DesignCycle7

More . . . []

 

 

Here

Image Based Lighting

http://www.3dstudents.com/2015/02/lighting-maya-lights.html

C:\Program Files\Autodesk\Maya2016\presets\Assets\IBL

 

The goal it to look through the light so that the shadow reaches across the scene into the darkness.  Setup the light similar to as seen below.  *Note there is no shadow until you activate ray tracing.  When you switch the render engine to Mental Ray, ray tracing is automatically activated.

Light_Render-1

Set Render to Mental Ray: Open render settings and change render using . . . Switch to Mental Ray.  Notice when you render again using Mental Ray, a shadow appears – Mental Ray automatically turns on ray tracing.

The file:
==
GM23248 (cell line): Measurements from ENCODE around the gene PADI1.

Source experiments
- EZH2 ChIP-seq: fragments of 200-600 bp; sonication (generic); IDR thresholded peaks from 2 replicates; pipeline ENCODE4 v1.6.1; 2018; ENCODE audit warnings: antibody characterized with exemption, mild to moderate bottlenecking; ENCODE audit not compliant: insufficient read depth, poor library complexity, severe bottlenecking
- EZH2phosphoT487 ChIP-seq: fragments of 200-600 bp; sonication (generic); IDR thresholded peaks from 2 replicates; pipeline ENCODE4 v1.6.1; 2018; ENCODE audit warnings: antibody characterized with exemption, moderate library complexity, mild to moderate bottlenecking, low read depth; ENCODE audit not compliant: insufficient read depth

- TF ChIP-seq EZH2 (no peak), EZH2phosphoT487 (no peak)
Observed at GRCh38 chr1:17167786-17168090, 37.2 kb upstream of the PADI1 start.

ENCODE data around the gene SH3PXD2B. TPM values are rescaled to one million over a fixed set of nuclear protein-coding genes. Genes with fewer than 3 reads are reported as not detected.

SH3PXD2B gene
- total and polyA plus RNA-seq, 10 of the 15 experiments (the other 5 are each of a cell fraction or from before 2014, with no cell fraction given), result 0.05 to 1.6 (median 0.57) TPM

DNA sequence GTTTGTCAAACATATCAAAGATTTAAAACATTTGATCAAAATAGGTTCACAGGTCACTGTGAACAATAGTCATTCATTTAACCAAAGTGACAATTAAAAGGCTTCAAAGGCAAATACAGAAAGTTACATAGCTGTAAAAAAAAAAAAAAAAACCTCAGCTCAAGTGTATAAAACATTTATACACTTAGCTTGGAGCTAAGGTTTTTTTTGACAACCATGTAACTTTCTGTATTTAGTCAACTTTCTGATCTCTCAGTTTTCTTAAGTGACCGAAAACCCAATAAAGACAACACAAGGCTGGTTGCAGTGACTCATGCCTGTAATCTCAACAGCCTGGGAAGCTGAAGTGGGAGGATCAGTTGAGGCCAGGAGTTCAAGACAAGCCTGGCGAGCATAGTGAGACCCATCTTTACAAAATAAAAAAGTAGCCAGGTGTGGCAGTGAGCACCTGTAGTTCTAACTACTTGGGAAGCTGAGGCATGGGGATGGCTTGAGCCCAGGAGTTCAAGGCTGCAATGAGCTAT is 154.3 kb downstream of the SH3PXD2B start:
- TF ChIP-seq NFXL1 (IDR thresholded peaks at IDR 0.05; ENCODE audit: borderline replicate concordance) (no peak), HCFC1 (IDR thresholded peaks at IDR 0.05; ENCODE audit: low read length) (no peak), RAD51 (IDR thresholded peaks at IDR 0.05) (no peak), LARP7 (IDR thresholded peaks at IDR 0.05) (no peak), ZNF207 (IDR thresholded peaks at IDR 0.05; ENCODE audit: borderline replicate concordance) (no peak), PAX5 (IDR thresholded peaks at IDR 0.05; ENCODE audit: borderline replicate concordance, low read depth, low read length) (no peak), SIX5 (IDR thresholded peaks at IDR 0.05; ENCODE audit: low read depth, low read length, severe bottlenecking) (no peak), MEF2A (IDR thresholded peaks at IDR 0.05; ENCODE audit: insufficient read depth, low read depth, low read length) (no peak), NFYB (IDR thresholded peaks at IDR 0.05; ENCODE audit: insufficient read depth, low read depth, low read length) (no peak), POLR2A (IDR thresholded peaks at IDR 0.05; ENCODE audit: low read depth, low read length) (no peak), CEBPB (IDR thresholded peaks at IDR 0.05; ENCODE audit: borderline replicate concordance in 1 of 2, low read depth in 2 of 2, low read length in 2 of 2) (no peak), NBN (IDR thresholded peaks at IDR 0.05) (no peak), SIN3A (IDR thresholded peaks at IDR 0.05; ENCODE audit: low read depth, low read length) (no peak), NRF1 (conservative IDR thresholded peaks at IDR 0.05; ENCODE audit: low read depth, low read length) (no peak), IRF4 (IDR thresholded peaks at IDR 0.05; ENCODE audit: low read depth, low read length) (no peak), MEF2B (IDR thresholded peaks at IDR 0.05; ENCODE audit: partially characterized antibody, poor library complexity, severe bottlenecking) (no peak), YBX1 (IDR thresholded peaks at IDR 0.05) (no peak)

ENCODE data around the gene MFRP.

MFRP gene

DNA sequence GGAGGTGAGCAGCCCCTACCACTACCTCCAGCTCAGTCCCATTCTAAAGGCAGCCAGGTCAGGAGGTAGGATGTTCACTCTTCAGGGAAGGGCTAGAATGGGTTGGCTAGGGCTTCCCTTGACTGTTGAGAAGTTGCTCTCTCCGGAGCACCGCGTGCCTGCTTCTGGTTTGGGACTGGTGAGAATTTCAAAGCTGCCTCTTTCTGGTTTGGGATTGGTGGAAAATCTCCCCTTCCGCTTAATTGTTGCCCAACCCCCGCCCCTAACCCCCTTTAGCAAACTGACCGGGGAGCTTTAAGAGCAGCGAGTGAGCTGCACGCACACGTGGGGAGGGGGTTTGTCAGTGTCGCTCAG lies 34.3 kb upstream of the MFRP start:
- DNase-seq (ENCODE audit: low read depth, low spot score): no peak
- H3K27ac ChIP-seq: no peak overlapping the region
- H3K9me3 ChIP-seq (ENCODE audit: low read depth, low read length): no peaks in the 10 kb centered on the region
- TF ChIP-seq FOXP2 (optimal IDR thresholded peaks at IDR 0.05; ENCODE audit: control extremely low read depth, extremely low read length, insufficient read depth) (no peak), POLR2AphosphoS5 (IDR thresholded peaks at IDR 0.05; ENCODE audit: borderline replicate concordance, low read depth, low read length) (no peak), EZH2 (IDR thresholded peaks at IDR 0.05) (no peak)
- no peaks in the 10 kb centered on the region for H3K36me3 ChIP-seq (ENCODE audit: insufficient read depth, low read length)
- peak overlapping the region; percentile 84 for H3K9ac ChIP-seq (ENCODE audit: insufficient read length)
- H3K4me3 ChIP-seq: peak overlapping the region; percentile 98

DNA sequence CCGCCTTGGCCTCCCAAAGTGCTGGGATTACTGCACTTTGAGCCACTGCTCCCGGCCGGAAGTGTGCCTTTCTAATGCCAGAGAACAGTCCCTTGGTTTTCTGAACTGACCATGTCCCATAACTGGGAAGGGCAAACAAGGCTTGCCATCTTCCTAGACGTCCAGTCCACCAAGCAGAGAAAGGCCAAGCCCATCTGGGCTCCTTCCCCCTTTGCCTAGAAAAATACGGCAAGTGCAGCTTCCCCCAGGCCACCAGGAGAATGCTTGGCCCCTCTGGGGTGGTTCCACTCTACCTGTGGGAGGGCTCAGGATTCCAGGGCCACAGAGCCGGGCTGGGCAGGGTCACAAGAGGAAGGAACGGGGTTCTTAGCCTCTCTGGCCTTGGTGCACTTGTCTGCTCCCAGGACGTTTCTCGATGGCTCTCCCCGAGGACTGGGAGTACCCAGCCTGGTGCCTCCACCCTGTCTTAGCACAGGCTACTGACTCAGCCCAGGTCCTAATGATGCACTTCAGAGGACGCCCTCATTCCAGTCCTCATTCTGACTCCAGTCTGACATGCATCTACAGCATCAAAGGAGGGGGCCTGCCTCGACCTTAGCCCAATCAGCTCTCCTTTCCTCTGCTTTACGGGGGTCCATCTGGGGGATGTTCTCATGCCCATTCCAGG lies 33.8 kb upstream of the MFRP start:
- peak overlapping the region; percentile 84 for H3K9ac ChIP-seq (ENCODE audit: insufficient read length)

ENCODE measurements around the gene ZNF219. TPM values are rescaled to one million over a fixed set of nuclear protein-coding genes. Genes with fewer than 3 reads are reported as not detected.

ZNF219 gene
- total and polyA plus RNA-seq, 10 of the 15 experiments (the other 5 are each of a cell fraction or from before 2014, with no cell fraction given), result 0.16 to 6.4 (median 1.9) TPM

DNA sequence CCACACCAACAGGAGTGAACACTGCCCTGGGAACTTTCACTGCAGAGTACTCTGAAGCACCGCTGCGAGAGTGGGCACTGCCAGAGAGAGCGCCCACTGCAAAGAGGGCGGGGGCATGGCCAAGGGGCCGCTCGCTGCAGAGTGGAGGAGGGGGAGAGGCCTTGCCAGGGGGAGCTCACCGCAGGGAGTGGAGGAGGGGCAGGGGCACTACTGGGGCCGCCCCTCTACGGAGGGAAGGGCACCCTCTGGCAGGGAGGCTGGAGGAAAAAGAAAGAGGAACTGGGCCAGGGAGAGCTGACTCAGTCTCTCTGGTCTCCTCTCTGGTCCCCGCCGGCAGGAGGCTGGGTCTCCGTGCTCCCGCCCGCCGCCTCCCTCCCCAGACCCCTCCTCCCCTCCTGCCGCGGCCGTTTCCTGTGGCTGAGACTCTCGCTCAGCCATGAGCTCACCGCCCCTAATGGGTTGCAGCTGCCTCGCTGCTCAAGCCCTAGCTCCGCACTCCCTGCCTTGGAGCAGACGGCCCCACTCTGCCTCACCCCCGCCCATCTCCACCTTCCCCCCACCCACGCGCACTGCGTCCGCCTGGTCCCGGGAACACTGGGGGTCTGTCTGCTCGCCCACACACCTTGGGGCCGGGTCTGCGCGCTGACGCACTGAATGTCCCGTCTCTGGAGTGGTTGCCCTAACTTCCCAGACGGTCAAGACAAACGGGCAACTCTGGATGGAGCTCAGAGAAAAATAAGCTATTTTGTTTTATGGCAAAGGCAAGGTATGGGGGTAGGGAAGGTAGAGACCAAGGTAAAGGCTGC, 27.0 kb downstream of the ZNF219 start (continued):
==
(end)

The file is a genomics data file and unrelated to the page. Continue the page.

Turning on Mental Ray:
If it does not appear, activate it by: Window > Settings/Preferences > Plug-in Manager > then check the boxes for Mayatomr.mll.

Light_Render-2

Animation Tutorial

Exhibition texts

Exhibition text (500 characters maximum per artwork)
Each submitted artwork should be supported by exhibition text which outlines the title, medium and size of the artwork. The exhibition text should also include a brief outline of the original intentions of the work (500 characters maximum per artwork). The exhibition text should contain reference to any sources which have influenced the individual piece. Students should indicate if objects are self-made, found or purchased within the “medium” section of the exhibition text, where applicable. Where students are deliberately appropriating another artist’s image as a valid part of their art-making intentions, the exhibition text must acknowledge the source of the original image.